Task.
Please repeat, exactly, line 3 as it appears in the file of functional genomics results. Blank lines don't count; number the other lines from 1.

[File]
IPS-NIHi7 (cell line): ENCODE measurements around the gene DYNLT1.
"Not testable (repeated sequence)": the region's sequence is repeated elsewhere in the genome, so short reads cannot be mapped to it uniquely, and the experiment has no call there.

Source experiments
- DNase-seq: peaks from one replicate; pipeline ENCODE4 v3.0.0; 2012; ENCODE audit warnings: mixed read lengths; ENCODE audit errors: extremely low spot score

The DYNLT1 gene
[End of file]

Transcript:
Source experiments